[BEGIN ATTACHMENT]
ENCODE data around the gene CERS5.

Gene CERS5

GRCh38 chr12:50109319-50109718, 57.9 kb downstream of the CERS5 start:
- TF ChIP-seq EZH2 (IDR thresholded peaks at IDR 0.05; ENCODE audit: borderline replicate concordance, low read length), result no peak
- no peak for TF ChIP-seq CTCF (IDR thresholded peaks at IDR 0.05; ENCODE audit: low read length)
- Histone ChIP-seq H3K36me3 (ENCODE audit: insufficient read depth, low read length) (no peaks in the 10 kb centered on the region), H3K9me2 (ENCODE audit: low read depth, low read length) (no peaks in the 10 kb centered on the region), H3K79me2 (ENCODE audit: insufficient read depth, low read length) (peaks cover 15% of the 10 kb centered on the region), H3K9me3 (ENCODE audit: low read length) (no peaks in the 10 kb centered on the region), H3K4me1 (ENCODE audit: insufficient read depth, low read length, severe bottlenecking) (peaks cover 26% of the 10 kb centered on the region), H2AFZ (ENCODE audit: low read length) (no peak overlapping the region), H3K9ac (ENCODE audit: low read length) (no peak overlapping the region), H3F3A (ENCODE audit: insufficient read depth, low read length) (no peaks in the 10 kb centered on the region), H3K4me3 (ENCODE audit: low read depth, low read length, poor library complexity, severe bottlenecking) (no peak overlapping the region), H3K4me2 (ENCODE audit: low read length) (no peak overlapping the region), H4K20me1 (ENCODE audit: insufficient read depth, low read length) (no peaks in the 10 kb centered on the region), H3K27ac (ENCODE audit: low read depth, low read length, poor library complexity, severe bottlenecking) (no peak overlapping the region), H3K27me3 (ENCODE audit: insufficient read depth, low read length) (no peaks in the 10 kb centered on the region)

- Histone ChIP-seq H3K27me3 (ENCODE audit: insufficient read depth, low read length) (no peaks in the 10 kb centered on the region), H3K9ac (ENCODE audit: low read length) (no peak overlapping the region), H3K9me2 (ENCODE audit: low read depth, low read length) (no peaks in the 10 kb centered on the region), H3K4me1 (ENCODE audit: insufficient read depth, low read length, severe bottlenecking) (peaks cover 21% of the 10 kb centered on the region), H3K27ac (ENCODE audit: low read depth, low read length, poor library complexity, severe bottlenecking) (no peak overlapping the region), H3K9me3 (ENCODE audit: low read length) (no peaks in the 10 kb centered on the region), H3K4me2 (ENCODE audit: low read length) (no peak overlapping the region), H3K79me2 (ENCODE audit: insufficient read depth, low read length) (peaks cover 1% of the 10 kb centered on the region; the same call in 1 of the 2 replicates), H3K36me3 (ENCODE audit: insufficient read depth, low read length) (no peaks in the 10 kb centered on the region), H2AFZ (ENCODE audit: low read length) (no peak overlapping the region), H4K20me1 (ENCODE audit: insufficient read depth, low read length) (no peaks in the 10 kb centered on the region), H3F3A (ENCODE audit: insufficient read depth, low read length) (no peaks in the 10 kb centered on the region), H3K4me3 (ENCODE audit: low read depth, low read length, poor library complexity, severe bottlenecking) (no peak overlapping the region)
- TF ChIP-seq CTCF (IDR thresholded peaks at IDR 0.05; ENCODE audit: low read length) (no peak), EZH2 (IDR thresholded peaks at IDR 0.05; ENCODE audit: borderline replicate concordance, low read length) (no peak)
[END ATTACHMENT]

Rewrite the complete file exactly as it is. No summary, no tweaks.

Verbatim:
ENCODE data around the gene CERS5.

Gene CERS5

GRCh38 chr12:50109319-50109718, 57.9 kb downstream of the CERS5 start:
- TF ChIP-seq EZH2 (IDR thresholded peaks at IDR 0.05; ENCODE audit: borderline replicate concordance, low read length), result no peak
- no peak for TF ChIP-seq CTCF (IDR thresholded peaks at IDR 0.05; ENCODE audit: low read length)
- Histone ChIP-seq H3K36me3 (ENCODE audit: insufficient read depth, low read length) (no peaks in the 10 kb centered on the region), H3K9me2 (ENCODE audit: low read depth, low read length) (no peaks in the 10 kb centered on the region), H3K79me2 (ENCODE audit: insufficient read depth, low read length) (peaks cover 15% of the 10 kb centered on the region), H3K9me3 (ENCODE audit: low read length) (no peaks in the 10 kb centered on the region), H3K4me1 (ENCODE audit: insufficient read depth, low read length, severe bottlenecking) (peaks cover 26% of the 10 kb centered on the region), H2AFZ (ENCODE audit: low read length) (no peak overlapping the region), H3K9ac (ENCODE audit: low read length) (no peak overlapping the region), H3F3A (ENCODE audit: insufficient read depth, low read length) (no peaks in the 10 kb centered on the region), H3K4me3 (ENCODE audit: low read depth, low read length, poor library complexity, severe bottlenecking) (no peak overlapping the region), H3K4me2 (ENCODE audit: low read length) (no peak overlapping the region), H4K20me1 (ENCODE audit: insufficient read depth, low read length) (no peaks in the 10 kb centered on the region), H3K27ac (ENCODE audit: low read depth, low read length, poor library complexity, severe bottlenecking) (no peak overlapping the region), H3K27me3 (ENCODE audit: insufficient read depth, low read length) (no peaks in the 10 kb centered on the region)

- Histone ChIP-seq H3K27me3 (ENCODE audit: insufficient read depth, low read length) (no peaks in the 10 kb centered on the region), H3K9ac (ENCODE audit: low read length) (no peak overlapping the region), H3K9me2 (ENCODE audit: low read depth, low read length) (no peaks in the 10 kb centered on the region), H3K4me1 (ENCODE audit: insufficient read depth, low read length, severe bottlenecking) (peaks cover 21% of the 10 kb centered on the region), H3K27ac (ENCODE audit: low read depth, low read length, poor library complexity, severe bottlenecking) (no peak overlapping the region), H3K9me3 (ENCODE audit: low read length) (no peaks in the 10 kb centered on the region), H3K4me2 (ENCODE audit: low read length) (no peak overlapping the region), H3K79me2 (ENCODE audit: insufficient read depth, low read length) (peaks cover 1% of the 10 kb centered on the region; the same call in 1 of the 2 replicates), H3K36me3 (ENCODE audit: insufficient read depth, low read length) (no peaks in the 10 kb centered on the region), H2AFZ (ENCODE audit: low read length) (no peak overlapping the region), H4K20me1 (ENCODE audit: insufficient read depth, low read length) (no peaks in the 10 kb centered on the region), H3F3A (ENCODE audit: insufficient read depth, low read length) (no peaks in the 10 kb centered on the region), H3K4me3 (ENCODE audit: low read depth, low read length, poor library complexity, severe bottlenecking) (no peak overlapping the region)
- TF ChIP-seq CTCF (IDR thresholded peaks at IDR 0.05; ENCODE audit: low read length) (no peak), EZH2 (IDR thresholded peaks at IDR 0.05; ENCODE audit: borderline replicate concordance, low read length) (no peak)